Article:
Even with a deadly influenza epidemic spreading among German troops, the German High Command decides to go ahead with plans for a renewed assault on the Allies on the Western Front in the summer of 1918, making their final plans on July 11.
The so-called Spanish flu, an unusually powerful strain of influenza, spread throughout North America, Europe and eventually around the world during 1918, claiming millions of lives. The First World War, with its massive movements of men in close quarters, under harsh conditions, undoubtedly acted as a factor in the epidemic. The soldiers fighting for the Central Powers, Germany and Austria-Hungary, were hit especially hard by the virus beginning in the early summer of 1918, just as the Allies prepared to counter the German spring offensive on the Western Front.
READ MORE: Why Was It Called the 'Spanish Flu?'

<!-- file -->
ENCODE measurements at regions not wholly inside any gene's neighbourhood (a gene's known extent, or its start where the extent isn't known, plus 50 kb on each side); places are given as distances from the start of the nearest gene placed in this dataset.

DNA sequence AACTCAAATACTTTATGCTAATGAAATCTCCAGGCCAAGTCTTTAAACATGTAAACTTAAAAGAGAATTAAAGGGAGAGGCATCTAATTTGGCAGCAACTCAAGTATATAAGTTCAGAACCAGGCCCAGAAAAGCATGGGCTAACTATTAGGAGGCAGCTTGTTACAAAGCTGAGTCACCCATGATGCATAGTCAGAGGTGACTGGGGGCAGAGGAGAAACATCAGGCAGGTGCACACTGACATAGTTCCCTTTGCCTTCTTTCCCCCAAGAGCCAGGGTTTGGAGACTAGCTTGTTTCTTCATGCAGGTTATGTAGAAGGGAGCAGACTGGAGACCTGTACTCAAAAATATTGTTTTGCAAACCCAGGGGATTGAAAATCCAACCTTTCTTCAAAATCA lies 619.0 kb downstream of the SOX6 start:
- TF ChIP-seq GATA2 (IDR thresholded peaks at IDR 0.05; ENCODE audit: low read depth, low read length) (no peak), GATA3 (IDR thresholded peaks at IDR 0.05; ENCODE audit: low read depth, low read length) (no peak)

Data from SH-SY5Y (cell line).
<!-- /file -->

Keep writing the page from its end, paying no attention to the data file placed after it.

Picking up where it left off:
With Austria-Hungary virtually eliminated as a military force by the third year of World War I, Vienna looked to Germany as the Dual Monarchy’s last chance for survival. People have only one more hope, the German Front, the German ambassador to Austria-Hungary reported to Berlin on July 11. Even a hope in a separate peace does not exist any more. That same day, the German army’s High Command, which had previously considered pushing back their plans for a renewed offensive due to the flu epidemic’s effect on their troops, decided instead to push ahead. The German attack on July 15, near the Marne River in the Champagne region of France, met with resounding failure. It would be the final German offensive of World War I.